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Sex-for-marks and varsity sanity



Sex-for-marks and varsity sanity

Randy lecturers, who are supposed to mould students in character and learning, to qualify them for the award of degrees and certificates, are on the prowl in Nigeria’s ivory towers, cajoling, coercing and/or blackmailing students for sex-for-marks.
In times past, the issue of sexual harassment of female students was associated with junior lecturers, but it has since crept onto the upper echelon of the academia, such that recent culprits are Professors expected to be of high academic standing and moral rectitude.
Involved in the latest libidinous exploits are lecturers from three premier federal and state universities, to wit, the Obafemi Awolowo University (OAU), Ile-Ife, Osun State, and the University of Lagos (UNILAG) and Lagos State University (LASU).
While only the OAU management has dispensed justice in the sordid affair, sacking the offender, Mr. Richard Akindele, a Professor of Management and Accounting at the Faculty of Administration, the cases of the lecturers at UNILAG and LASU are pending, with the call that “they must not be swept under the carpet.”
The case against Akindele was lodged by Miss Monica Osetobe Osagie, a postgraduate student on the regular Master of Business Administration of the university, whose iron-cast evidence was based on a voice-call recording conversation between her and the professor, which went viral on the social media.
Osagie alleged that the lecturer demanded to have sex with her five times before awarding her additional marks, to jerk up her low score in his course. And upon investigation by a committee set up by the university, a prima facie case of “inappropriate relationship with the female student” was established against Akindele, a Reverend, who should epitomize chastity, piety and virtue.
In handing down the sack of the lecturer, the management of the university, led by the Vice-Chancellor, Prof. Eyitope Ogunbodede, said the punishment was part of efforts to wash the ivory tower clean of lasciviousness.
According to Prof. Ogunbodede, “We will like to reiterate that Obafemi Awolowo University will continue to do everything legally and morally acceptable in pursuance of its avowed commitment to zero tolerance for sexual harassment, intimidation and, or coercion.”
While we commend the OAU authorities for their intervention in the report lodged by Miss Osagie against Prof. Akindele, and dispensing justice suitably, we hold that the instant cases are a tip of the iceberg, as there are more lecherous lecturers roaming the nation’s institutions of higher learning for “forced sex,” something akin to rape, and should rightly be adjudged as such.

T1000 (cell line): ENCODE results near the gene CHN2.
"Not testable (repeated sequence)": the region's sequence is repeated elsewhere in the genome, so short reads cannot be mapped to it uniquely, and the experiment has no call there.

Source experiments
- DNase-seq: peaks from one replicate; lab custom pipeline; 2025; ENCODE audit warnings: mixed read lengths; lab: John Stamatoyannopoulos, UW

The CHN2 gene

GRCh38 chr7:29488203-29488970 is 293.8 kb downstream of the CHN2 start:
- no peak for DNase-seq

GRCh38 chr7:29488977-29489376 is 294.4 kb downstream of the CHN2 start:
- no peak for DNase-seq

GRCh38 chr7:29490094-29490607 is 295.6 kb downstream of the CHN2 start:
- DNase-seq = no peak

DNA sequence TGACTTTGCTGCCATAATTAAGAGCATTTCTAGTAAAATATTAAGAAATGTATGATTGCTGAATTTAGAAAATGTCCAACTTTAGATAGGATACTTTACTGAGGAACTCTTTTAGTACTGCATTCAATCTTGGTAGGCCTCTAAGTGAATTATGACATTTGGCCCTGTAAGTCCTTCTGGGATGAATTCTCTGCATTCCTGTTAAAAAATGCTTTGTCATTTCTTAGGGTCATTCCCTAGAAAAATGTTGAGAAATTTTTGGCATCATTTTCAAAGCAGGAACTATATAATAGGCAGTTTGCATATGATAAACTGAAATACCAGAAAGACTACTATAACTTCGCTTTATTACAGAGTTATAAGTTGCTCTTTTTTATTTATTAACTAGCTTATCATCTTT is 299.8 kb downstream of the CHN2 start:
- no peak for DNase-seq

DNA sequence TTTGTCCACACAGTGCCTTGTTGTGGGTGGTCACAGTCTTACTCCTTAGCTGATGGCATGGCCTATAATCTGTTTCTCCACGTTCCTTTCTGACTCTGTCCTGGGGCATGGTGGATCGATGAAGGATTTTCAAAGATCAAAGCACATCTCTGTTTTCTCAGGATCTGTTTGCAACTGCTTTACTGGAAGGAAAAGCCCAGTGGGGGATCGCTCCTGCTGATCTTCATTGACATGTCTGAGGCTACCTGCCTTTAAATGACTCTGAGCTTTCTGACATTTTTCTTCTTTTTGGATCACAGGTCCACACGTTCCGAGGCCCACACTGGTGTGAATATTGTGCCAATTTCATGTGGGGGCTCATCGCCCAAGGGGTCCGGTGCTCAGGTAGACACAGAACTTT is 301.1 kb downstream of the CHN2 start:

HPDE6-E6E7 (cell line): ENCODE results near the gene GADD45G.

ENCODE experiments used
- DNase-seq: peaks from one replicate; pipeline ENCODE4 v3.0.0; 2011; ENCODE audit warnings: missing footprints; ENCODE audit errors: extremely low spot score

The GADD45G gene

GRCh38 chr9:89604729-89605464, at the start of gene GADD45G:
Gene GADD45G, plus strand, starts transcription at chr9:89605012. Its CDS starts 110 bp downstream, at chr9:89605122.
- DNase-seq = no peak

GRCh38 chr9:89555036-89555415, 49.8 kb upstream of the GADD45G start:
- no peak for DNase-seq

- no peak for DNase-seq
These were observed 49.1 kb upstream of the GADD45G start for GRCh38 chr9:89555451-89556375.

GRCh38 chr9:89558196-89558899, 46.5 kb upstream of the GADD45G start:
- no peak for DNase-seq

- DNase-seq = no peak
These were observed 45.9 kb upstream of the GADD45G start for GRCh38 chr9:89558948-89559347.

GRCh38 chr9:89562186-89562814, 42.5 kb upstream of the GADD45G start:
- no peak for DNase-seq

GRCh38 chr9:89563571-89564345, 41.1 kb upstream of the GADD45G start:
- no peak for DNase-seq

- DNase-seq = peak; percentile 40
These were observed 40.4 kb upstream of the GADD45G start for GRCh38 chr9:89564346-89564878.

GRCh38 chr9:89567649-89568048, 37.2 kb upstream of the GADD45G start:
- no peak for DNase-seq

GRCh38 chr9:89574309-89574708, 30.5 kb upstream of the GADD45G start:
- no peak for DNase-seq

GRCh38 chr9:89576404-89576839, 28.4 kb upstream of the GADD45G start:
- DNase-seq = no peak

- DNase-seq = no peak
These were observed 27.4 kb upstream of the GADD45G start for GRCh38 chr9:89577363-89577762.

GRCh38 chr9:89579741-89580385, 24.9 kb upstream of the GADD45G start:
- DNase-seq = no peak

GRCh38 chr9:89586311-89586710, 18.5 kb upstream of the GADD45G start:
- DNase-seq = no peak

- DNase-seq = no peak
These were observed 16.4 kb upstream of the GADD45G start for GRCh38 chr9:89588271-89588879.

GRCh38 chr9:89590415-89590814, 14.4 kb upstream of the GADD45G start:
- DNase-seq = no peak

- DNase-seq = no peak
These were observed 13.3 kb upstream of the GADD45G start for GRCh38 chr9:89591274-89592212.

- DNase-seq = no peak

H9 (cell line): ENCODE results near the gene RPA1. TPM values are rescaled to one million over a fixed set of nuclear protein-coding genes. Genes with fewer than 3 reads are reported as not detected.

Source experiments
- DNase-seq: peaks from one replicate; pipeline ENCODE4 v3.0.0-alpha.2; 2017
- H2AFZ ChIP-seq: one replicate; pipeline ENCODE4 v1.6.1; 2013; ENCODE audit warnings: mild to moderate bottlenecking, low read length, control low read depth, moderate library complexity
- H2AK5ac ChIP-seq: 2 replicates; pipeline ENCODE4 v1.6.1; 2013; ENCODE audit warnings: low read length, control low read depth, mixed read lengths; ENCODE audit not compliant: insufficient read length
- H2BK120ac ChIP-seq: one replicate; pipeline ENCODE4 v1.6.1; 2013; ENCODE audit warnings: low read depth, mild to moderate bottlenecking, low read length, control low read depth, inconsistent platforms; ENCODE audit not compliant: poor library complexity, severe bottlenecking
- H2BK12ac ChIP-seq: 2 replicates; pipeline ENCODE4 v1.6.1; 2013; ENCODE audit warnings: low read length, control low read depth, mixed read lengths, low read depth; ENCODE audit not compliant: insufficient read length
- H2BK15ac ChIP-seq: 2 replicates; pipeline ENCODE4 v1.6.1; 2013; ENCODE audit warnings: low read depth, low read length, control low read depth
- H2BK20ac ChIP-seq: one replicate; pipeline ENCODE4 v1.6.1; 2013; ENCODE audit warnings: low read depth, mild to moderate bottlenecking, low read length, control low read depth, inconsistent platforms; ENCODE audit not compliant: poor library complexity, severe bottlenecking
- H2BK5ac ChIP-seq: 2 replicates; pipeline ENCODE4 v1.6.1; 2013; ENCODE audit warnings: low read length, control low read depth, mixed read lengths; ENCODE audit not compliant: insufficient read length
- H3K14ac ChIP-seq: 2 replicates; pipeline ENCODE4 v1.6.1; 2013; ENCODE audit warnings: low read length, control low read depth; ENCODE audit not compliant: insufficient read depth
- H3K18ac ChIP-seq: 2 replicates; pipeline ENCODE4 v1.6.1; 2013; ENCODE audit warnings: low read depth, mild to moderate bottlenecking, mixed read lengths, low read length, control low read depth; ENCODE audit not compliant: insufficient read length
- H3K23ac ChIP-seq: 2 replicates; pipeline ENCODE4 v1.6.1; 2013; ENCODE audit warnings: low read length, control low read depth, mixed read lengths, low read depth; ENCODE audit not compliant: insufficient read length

Admitted that many female students do not face their studies squarely, and thus fall prey to sexual exploitation by lecturers. But it’s commonplace that some of these teachers deliberately award low marks to targeted students, in order to lure them to offer their body for upgraded scores.
That is why, besides the widely acknowledged falling standard of education, sex-for-marks scandal is threatening the integrity, standard and quality of degrees and certificates awarded by higher institutions, thereby giving the country a bad image. This engender suspicion of and aspersion cast on the certifications, as not representative of the actual academic ability of graduates, especially female students.
The phenomenon is a slur on the overall brilliance of the females. Given the right environment and equal opportunities, females have proven that they could match or surpass the males in any endeavour, including in academics.
Naturally, lecturers are always in the eye of the storm, but reports abound of female students, who, lacking in their studies owing to permissive activities, entice, harass and even seduce academics for marks, or pecuniary/material gains. This trend is pervasive on campuses, and needs to be checked.
Beyond the sacking or suspension of lecturers culpable of untoward sexual harassment against female students, the management of such institutions should hand them over to the law enforcers for prosecution, to serve as a deterrent.
However, in doing so, we implore that the institutions should ensure fair hearing to all parties, to avoid a miscarriage of justice, and prevent a complainant becoming the offender, as was the case of the sexual harassment allegation at the Ambrose Alli University (AAU), Ekpoma, Edo State, in 2010.
Two female students (both sisters), and their accomplices, accused a lecturer of sexual assault, stripped and forced him to sign off a cheque of N100,000, locked him up in their apartment at the university town, and posted the scene on the Internet. The lecturer’s appointment was subsequently terminated by the university.
But eight years later (in 2018), a Magistrates’ Court declared the action of the two female students (and their accomplices) as unlawful, and convicted and sentenced them to two and one-year jail terms, respectively.
Moreover, university authorities should make their findings or reports of investigations, and the verdicts therefrom public, as a means of “name-and-shame,” and to properly situate the matter in perspective.
As part of the efforts to arrest male lecturers’ debauchery and lewdness, the universities should establish a whistleblowing mechanism among students and members of staff, whose main function is to look out and report on randy lecturers. This is a potent step to keeping them on a short leash, for the good of students, parents, school authorities, the government and the society at large.

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